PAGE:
When and How to Use “不 (Bù)” and “没 (Méi)” for Negative Meaning

HSK 3 quiz
Mandarin Chinese does not have a simple and easy way to say “no.” A Chinese student will have to become familiar with the various negative meanings of “不 (bù) not” and “没 (méi) none” to indicate refusal, denial, disappointment and not having something.

As a Mandarin Chinese teacher, there are certain questions that come up time and time again in my classes. One of the most eternal questions that Chinese language learners have is on the difference between “不 (bù) not” and “没 (méi) none.” These common words have similar meaning but are used in different contexts. Both “不 (bù) not” and “没 (méi) none” can be placed in a sentence to make a negative meaning. However, you cannot use them interchangeably.

不 (Bù) = no; not; negative prefix.

没 (Méi) = have not; none; absence; without.

There are five main determinates that I like to introduce to students on when and how to use “不 (bù)” and “没 (méi).”

1. Tense

“没 (Méi) none” is used to deny both the present and past tenses- that is, to negate the actions and things that happen now and in the past, but cannot be used in the future tense.
“不 (Bù) not” is used to deny past, present and future tense.


Yǐqián tā méiyǒu qù guò Zhōngguó.
He had never been to China before.

Jīntiān tā méi qù xuéxiào.
He didn’t go to school today.

Tā míngtiān bú qù gōngsī.
He will not go to the company tomorrow.

2. Attitude

When the speaker expresses their own attitude and indicates that this behavior has always been the same from the past to the present, the use of “不 (bù) not” is appropriate to use.


Wǒ bù xǐhuān chī xiāngjiāo.
I don’t like to eat bananas.

3. Subjective vs. Objective

“不 (Bù) not” indicates subjective willingness. It often goes hand-in-hand with “是 (shì) indeed”, “像 (xiàng) to resemble”, “应该 (yīnggāi) should” to judge the estimation or cognition.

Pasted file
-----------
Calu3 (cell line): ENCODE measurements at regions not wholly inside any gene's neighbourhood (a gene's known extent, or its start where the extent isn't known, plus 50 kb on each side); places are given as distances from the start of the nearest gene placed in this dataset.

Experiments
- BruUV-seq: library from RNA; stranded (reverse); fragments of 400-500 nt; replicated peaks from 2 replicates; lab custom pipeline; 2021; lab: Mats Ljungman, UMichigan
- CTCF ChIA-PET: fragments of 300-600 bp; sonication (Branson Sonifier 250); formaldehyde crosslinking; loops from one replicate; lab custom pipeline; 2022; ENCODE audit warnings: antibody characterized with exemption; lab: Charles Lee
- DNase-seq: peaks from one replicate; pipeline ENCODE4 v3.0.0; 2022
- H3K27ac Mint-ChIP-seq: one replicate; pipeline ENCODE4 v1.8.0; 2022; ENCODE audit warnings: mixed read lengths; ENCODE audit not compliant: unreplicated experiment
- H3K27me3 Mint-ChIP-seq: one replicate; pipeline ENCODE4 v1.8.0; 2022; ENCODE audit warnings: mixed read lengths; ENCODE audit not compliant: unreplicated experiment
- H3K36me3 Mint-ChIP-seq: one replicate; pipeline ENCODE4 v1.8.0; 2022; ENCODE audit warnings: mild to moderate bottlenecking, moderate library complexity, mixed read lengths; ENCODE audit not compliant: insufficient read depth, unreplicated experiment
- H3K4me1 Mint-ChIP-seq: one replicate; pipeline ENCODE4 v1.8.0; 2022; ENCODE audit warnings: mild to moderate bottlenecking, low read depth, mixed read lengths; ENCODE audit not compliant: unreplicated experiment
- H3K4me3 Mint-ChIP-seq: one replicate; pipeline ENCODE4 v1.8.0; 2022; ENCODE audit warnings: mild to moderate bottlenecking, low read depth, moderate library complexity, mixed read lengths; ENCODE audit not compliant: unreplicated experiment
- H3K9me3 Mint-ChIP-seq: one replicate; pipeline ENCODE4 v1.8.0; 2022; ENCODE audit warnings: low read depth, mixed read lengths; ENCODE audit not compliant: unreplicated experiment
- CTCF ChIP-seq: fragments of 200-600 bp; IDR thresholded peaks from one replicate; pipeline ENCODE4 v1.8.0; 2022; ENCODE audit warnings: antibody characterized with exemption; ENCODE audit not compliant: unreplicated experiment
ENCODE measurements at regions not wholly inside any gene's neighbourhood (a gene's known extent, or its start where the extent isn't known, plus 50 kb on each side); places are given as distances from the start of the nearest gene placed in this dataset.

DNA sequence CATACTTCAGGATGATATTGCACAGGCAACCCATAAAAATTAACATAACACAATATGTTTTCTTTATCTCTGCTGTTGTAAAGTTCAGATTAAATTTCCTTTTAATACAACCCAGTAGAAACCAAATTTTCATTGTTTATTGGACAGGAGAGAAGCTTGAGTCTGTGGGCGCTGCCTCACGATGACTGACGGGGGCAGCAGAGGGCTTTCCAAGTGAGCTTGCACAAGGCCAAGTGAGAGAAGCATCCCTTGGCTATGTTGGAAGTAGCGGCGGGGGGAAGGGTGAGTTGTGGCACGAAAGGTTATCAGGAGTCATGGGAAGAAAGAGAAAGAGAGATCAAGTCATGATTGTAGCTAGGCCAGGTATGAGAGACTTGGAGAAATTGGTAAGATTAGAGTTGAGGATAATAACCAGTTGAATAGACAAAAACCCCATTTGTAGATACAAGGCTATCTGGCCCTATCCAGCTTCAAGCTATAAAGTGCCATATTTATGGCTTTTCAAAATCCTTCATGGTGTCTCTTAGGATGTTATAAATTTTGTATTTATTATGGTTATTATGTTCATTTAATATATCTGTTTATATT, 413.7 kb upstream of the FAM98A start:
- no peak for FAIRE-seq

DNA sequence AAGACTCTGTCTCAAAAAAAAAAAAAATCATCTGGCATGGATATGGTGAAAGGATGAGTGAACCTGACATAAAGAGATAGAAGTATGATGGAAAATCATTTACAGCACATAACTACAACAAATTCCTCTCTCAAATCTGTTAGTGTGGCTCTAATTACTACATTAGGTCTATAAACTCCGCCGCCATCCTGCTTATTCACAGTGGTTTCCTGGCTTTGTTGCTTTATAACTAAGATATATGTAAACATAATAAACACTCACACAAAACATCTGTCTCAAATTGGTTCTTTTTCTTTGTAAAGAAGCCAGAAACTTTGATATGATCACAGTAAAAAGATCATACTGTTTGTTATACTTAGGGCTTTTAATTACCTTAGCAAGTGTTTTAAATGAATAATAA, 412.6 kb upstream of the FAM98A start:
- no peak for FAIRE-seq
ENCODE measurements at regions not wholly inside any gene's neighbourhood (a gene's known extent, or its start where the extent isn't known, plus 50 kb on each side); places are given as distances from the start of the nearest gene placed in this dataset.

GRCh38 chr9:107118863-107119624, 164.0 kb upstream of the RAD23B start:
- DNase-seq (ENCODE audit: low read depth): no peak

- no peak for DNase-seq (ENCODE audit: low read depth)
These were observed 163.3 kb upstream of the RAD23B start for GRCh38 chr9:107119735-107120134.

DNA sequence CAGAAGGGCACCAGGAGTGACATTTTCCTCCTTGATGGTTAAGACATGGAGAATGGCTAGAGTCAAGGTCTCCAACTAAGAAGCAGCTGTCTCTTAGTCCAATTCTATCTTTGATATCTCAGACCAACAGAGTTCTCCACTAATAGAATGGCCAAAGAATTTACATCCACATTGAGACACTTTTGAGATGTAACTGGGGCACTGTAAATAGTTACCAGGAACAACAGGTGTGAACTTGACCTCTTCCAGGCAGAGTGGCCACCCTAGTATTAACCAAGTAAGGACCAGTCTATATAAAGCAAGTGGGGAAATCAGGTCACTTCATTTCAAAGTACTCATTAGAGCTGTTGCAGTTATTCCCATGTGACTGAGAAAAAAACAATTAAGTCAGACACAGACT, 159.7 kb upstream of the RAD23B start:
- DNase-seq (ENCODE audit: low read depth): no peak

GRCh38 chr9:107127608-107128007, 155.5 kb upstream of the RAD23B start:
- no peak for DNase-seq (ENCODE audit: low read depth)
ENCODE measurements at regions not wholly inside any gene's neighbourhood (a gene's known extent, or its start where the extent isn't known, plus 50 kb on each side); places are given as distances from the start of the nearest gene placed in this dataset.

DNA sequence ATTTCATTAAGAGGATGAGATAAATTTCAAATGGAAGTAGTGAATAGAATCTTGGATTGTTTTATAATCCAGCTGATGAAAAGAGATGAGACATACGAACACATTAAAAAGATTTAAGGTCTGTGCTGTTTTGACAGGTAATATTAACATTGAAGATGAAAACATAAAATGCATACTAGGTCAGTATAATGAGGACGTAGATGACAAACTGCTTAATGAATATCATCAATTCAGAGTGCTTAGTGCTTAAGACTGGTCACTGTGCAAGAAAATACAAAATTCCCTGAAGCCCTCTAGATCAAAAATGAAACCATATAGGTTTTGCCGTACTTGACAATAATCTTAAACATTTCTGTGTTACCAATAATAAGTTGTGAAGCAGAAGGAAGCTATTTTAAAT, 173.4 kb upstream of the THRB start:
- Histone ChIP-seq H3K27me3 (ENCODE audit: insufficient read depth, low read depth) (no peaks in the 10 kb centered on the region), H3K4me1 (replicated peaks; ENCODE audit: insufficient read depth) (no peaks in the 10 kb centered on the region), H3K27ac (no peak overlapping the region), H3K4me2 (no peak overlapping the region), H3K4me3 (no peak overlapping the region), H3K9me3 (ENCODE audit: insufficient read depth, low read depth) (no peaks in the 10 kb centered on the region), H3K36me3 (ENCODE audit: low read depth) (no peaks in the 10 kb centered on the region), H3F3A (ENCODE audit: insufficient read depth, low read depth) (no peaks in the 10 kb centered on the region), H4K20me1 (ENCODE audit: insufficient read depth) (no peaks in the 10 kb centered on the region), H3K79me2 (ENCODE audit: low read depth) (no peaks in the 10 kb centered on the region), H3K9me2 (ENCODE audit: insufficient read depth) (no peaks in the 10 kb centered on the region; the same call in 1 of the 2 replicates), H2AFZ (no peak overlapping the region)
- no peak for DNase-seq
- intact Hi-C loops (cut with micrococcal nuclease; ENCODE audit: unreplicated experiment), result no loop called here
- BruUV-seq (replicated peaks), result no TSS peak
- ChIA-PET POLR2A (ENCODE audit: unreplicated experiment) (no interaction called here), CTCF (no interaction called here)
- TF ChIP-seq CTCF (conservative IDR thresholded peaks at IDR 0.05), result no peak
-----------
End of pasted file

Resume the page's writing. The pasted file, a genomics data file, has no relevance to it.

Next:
“没( Méi) none”, is used for objective narratives, negating that an act has taken place.


Shì tā māma bú ràng tā wán diànnǎo.
It is his mother who does not let him play the computer.

Tā gāngcái méi wán diànnǎo.
He didn’t play computer just now.

4. Modifiers

“不 (Bù) not” can modify adjectives and verbs.
“没 (Méi) none” only modifies verbs.


不喜欢 (Bù xǐhuān) = dislike.

不漂亮 (Bú piàoliang) = not pretty.

没想到 (Méi xiǎngdào) = did not expect.

5. Fixed matches

There is a verb “有 (yǒu) have” that must always be combined with “没 (méi) none”. “没有 (méiyǒu)” means “do not have.” (What’s the usage of “有 (yǒu)” and “没有 (méiyǒu)?”)
There is a verb “是 (shì) be” that must be combined with “不 (bù) not.” “不是 (búshì)” means “to be not.”


Zhè zhī qiānbǐ bú shì wǒ de.
This pencil is not mine.

Wǒ de xuéxiào méiyǒu túshūguǎn.
My school does not have a library.

If you can remember these five rules above, the vast majority of uses for “不 (bù) not” and “没 (méi) none” will be understandable to you. Remember, “不 (bù) not” does not usually match with a noun and “没 (méi) none” does not usually match with an adjective. Pay close attention to their use in context and learn how to say “no” in Mandarin Chinese!

HSK 3 quiz

1. Please select the correct character that best fits in the bracket.

Tā (   ) qù Měiguó, tā qù le Zhōngguó.
他 (   ) 去美国,他去了中国。

A. 不 (Bù)

B. 没 (Méi)

C. 否 (Fǒu)

―Written by Becky Zhang―
Becky Zhang is a teacher at eChineseLearning.com. She has over eight years of experience teaching Mandarin Chinese to foreign students and promoting Chinese culture. She lives in Beijing but loves traveling to ancient Chinese villages. One day she’d like to be a tour guide in China!

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